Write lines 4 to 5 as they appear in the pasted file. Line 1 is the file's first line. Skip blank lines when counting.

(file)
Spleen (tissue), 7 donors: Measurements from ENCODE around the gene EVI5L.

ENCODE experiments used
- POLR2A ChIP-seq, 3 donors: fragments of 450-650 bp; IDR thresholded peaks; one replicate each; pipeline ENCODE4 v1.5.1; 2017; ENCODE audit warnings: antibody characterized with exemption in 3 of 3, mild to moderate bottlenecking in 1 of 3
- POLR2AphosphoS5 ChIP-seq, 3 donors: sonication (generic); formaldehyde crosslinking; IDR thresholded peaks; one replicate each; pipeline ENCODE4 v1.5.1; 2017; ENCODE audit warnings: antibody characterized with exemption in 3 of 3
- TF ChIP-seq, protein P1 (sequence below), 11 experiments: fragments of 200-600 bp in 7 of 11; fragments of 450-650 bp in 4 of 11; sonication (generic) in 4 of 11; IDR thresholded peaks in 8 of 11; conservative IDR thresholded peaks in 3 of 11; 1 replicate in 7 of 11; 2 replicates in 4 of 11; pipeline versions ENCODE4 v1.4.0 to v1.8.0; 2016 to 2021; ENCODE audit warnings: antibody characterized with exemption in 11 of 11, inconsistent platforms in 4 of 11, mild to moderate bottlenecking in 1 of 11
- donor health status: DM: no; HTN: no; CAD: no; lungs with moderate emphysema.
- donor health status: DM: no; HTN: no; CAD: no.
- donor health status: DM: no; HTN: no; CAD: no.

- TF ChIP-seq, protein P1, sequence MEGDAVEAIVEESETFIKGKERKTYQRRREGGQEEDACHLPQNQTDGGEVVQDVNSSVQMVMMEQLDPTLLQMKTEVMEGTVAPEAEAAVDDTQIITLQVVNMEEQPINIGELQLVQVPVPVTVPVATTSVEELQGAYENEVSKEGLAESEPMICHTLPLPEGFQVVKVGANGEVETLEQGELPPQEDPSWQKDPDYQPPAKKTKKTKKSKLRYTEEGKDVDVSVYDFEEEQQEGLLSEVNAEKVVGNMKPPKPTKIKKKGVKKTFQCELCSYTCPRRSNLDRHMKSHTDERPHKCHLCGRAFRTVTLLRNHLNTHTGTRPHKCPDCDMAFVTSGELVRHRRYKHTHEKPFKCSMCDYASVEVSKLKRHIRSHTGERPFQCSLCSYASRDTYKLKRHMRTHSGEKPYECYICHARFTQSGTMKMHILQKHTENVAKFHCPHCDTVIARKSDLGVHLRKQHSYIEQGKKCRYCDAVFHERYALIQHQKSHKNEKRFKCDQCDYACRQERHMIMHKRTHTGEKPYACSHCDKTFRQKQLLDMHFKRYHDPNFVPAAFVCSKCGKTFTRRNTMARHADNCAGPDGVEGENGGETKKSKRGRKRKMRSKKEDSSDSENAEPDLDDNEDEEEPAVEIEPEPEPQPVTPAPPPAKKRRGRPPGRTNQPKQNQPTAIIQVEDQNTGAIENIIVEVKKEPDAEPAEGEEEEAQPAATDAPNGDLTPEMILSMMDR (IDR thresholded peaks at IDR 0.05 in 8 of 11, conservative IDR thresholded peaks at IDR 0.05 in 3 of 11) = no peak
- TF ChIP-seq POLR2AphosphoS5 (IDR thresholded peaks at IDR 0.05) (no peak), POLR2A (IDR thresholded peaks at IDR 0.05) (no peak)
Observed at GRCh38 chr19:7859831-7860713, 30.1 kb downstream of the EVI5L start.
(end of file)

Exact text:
- POLR2AphosphoS5 ChIP-seq, 3 donors: sonication (generic); formaldehyde crosslinking; IDR thresholded peaks; one replicate each; pipeline ENCODE4 v1.5.1; 2017; ENCODE audit warnings: antibody characterized with exemption in 3 of 3
- TF ChIP-seq, protein P1 (sequence below), 11 experiments: fragments of 200-600 bp in 7 of 11; fragments of 450-650 bp in 4 of 11; sonication (generic) in 4 of 11; IDR thresholded peaks in 8 of 11; conservative IDR thresholded peaks in 3 of 11; 1 replicate in 7 of 11; 2 replicates in 4 of 11; pipeline versions ENCODE4 v1.4.0 to v1.8.0; 2016 to 2021; ENCODE audit warnings: antibody characterized with exemption in 11 of 11, inconsistent platforms in 4 of 11, mild to moderate bottlenecking in 1 of 11